Alan Anderson, the notorious owner of the now-defunct animation studio Cosmic Toast, has been arrested in Walnut Creek, California. A federal grand jury has indicted him on charges of wire fraud and securities fraud, following an FBI investigation. The announcement was made by the Northern District of California U.S. Attorney’s Office.
The charges relate to three child-oriented online businesses Anderson is alleged to have owned: social media platform Imbee, and music streaming services Fanlala and Fruit Punch. He is accused of duping investors into contributing to the companies through misrepresentations backed up by false documents.
These misrepresentations are alleged to have begun as early as April 2010 and continued until May 2019.
The indictment claims that “Anderson created fraudulent income statements and profit and loss statements and misrepresented the companies’ profitability to investors and potential investors; that Anderson created and altered contracts to represent falsely that one or more of his companies would be acquired by larger companies; and that Anderson created and altered contracts to make fraudulent claims that his companies created partnerships with other existing companies.”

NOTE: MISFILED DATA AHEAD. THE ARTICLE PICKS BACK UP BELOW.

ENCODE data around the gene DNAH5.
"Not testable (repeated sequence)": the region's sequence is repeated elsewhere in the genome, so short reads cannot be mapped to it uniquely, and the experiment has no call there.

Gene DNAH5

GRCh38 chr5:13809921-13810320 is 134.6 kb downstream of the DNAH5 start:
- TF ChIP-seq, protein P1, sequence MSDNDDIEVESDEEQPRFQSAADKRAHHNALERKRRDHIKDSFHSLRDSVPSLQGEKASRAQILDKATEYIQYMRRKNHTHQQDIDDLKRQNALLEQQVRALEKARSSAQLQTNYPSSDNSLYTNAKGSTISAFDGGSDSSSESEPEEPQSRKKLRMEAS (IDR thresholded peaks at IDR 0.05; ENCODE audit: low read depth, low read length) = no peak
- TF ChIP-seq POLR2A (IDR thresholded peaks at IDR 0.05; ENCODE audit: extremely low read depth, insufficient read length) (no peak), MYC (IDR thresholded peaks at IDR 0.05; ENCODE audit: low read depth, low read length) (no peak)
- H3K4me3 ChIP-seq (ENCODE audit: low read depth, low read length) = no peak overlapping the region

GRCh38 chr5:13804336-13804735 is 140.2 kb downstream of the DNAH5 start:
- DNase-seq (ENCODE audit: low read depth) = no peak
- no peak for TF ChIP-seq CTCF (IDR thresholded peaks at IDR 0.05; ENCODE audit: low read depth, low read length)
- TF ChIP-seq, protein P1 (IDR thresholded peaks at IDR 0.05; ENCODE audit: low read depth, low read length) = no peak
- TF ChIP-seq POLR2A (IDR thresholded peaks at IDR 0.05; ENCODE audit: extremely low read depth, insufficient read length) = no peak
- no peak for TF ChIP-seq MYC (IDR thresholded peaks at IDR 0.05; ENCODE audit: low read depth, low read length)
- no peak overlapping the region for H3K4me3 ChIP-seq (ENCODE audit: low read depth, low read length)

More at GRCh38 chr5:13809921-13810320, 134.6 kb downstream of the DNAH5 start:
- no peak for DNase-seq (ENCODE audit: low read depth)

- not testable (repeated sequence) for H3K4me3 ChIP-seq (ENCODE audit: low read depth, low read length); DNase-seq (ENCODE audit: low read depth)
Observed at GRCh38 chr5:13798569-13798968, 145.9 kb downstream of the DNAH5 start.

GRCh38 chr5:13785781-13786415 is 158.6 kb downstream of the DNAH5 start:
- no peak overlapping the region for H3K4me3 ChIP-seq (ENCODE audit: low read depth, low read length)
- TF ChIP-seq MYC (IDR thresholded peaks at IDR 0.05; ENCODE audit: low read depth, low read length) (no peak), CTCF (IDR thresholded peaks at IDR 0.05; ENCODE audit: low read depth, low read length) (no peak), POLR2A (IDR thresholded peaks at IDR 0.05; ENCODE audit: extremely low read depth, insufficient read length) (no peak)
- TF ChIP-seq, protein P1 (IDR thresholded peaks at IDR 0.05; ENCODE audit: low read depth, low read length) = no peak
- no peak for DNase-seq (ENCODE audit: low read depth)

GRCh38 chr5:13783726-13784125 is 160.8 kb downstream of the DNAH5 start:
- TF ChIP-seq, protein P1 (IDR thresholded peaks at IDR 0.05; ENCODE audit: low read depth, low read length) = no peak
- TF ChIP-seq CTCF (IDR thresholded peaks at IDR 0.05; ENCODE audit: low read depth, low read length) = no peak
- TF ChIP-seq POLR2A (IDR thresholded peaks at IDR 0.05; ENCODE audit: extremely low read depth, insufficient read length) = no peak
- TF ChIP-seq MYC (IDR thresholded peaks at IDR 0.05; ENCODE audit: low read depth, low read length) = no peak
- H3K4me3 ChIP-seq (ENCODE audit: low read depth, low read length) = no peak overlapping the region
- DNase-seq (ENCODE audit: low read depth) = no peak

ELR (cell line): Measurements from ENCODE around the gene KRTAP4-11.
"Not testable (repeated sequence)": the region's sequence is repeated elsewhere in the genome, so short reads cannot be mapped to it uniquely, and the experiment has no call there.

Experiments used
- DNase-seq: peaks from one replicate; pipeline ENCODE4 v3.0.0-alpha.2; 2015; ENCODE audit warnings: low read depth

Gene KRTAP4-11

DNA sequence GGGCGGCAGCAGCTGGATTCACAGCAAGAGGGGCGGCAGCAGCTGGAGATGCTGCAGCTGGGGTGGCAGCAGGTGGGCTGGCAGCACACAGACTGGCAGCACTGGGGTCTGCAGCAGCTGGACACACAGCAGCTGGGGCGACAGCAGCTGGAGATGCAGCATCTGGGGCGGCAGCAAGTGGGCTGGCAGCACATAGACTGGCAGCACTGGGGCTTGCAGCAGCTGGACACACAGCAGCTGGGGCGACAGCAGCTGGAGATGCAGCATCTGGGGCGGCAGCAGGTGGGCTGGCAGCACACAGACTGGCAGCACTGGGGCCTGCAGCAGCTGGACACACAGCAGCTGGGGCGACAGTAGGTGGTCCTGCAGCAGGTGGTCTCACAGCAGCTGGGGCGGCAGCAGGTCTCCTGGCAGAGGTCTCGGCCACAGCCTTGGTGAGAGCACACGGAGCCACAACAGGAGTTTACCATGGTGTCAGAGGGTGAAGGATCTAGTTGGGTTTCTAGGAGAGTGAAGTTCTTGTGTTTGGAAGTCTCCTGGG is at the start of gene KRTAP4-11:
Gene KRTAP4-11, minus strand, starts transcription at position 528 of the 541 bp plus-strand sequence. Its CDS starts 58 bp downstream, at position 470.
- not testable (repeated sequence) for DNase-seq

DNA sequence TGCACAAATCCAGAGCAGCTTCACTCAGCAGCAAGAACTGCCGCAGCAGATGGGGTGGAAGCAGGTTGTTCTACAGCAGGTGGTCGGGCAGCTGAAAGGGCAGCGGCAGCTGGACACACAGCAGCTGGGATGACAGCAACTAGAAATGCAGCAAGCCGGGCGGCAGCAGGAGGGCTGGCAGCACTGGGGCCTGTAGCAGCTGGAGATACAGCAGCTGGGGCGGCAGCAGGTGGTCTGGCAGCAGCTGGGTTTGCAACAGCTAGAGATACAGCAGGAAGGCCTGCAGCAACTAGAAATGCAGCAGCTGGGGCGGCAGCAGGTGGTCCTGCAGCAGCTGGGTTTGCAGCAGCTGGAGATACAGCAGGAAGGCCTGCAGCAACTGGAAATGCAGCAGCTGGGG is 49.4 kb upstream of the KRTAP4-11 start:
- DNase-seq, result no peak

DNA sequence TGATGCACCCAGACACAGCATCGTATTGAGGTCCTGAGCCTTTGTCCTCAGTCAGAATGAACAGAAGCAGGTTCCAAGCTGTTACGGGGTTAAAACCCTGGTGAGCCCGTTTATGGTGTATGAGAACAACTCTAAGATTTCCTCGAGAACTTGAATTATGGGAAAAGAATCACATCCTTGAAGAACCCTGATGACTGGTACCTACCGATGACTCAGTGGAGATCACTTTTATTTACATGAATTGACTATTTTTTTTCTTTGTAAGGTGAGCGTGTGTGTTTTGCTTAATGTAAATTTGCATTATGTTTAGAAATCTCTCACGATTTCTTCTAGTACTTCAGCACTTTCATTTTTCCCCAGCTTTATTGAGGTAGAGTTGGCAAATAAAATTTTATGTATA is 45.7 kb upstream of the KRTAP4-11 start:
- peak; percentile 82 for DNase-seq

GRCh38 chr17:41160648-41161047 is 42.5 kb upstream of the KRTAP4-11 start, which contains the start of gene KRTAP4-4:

The indictment also describes how Anderson emailed an investor to falsely claim Imbee was worth $21.6 million and that the investor owned 70% of the company.
In 2016, a Cartoon Brew investigation found that Cosmic Toast, a Sherman Oaks, California-based studio that had worked on Disney and Nickelodeon productions, had shut while still owing tens of thousands of dollars to staff. Anderson repeatedly promised them pay that failed to materialize. After the studio closed, he ignored their requests for the money.
Imbee bought Cosmic Studios in February 2015. Issues with pay were said to have begun shortly afterwards.
Already by then, Anderson had known his share of controversy. In 2000, he was fired for cause as chairman and CEO of the now-shuttered software company Quintus. In 2002, the Securities and Exchange Commission filed a complaint in federal court alleging that he filed false financial statements, fabricated sales transactions, forged documents, and falsely inflated revenue reports when he ran Quintus.
Anderson now faces four counts of wire fraud and one count of securities fraud. If he is convicted, each count of wire fraud carries a maximum sentence of 20 years in prison and a maximum $250,000 fine. The securities fraud charge carries a maximum 20 years of imprisonment and a $5,000,000 fine. In addition, the court also may order a term of supervised release, fines or other assessments, and restitution, if appropriate.